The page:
RED biohazard sharps containers are not used for any purpose other than collection of biohazard sharps; no mixed wasted such as liquid, household, chemical, or radioactive material is permitted in a biohazard sharps container.
Red biohazard sharps containers are single use and unlined
Non-biohazard sharps containers are clearly marked as “non-biohazardous”, and all biohazard markings are either completely removed, covered or defaced.
Trace Chemotherapy and Pharmaceutical Sharps waste is segregated from biohazardous sharps waste.
Pharmaceutical wastes are not discarded as Biohazardous sharps, but in a Pharmaceutical Waste Container.
Sharps containers do not have sharps above the fill line (typically ~2/3 full).
No items are placed on top of the sharps containers.
Sharps containers are maintained in an upright position.
Sharps containers and lids must be completely intact, never cracked or broken (A smaller cracked container must be re-packaged inside a larger sharps container, if necessary).
When full, biohazardous sharps containers are taped shut, autoclaved and then picked up by EH&S Hazardous Waste or brought to the “Autoclaved Sharps Waste” accumulation site in Bio II room 4106, LSB room 2204, or LSB room 4218 where it is picked up without a request.

Pathology Waste

Any recognizable human tissues or infectious animal carcasses or tissues, fixed or unfixed, must be discarded in the pathology waste stream.
Tissues are collected in red biohazard bags in secondary containers labeled with “PATH” or “PATHOLOGY, INCINERATION ONLY”.
Fixed tissues or paraffin blocks should not emit organic chemical fumes in the medical waste containers.
All liquid fixatives or preservatives should be decanted and discarded through Chemical Hazardous waste. Only solid waste is discarded in the Pathology Waste bags.
Any PATH waste (human tissues or infectious animals carcasses/tissues) which are stored frozen (below 0°C) must not be retained >90 days from the start date of accumulation.

Trace Chemotherapy and Pharmaceutical Waste

Trace chemotherapeutic and pharmaceutical waste, other than RCRA hazardous waste or Controlled Substances, is disposed of through EH&S as chemical hazardous waste.
Residual solids and contaminated items (including sharps) are collected in a rigid, lidded container labeled with "CHEMO" on the Hazardous Waste container label.
Chemical hazardous waste label is complete and the accumulation start date is given.
Chemical hazardous waste is picked up by EH&S Hazardous Waste specialists within 270 days of the accumulation start date.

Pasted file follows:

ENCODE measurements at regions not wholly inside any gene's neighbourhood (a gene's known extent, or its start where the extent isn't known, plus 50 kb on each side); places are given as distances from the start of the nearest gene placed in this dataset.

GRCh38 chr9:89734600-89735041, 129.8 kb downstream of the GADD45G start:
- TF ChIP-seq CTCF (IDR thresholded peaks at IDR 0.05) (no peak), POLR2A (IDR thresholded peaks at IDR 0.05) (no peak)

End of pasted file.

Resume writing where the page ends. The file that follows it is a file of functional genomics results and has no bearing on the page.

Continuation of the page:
Medical Waste Transport

Prior to transport, bags are secured and closed inside the lab and then transported to the medical waste accumulation site inside properly labeled, rigid, secondary containers.
The transport container lid is secured shut and the exterior of the container must be decontaminated before leaving the lab.
All medical waste is transported in a clean, tightly lidded secondary container on a cart, i.e., never hand-carried or transported on open carts or bins.
The secondary transport container is rigid, puncture-proof, leak-resistant, and be labeled with the biohazard symbol and the word “BIOHAZARD” on the lid & all lateral sides.
Ensure all members of the laboratory are aware of these standard operating procedures. CDPH selects personnel for random quizzing each year.

Accumulation Site

The accumulation area has signage reading “CAUTION - BIOHAZARDOUS WASTE STORAGE AREA – UNAUTHORIZED PERSONS KEEP OUT; CUIDADO – ZONE DE RESIDUOS BIOLOGICOS PELIGROSOS – PROHIBIDA LA ENTRADA A PERSONAS NO AUTORIZADAS,” the word “BIOHAZARD” and the universal biohazard symbol.
At the accumulation site, bags containing biohazardous waste (but not pathology waste, trace chemo or pharma) are transferred into a container labeled “BIOHAZARD.”
At the accumulation site, bags containing Pathology waste are transferred to secondary container labeled “PATH” in the -20°C freezer.
Only Medical Waste (biohazard, biohazard sharps, pharma, pathology, trace chemo) is deposited in the accumulation site. No municipal, chemical/hazardous, radiation or mixed waste is permitted.
The accumulation site space, floors, and waste containers are clean/sanitary (not soiled). No evidence of spills, leakage or expulsion of material should be evident at the accumulation site.

Waste Treatment

  • Liquid medical waste may be chemically deactivated with an EPA-registered, tuberculocidal disinfectant and then discharged to the sewer system with an excess of water
  • Solid medical waste is treated in an autoclave registered with CDPH at ≥ 121°C and 15 psi for at least 30 minutes or taken away for treatment by a licensed medical waste hauler
  • Biohazardous sharps are autoclaved and picked up by the EH&S Hazardous Waste Program 
  • Trace chemotherapeutics and pharmaceuticals are sent out via the EH&S Hazardous Waste Program for incineration

 

Training

Individuals generating and treating medical waste must be trained on the bloodborne pathogens regulations and medical waste treatment by autoclave. Please note, annual training on hands-on autolave use is conducted by the manager of the specific autoclave.

Please see the EH&S Training website for a current list of the in-person presentations on the bloodborne pathogens regulations and medical waste procedures. Presentations are also announced by email via the BIOBusiness@lifesci.ucsb.edu, Chem-Grads@chem.ucsb.edu, chegraduate@engineering.ucsb.edu, and cheresearch@engineering.ucsb.edu listservs. Subsequent training may be fulfilled online.

For questions, please contact the biosafety officer at 805.893.8894 or Biosafety@ehs.UCSB.edu.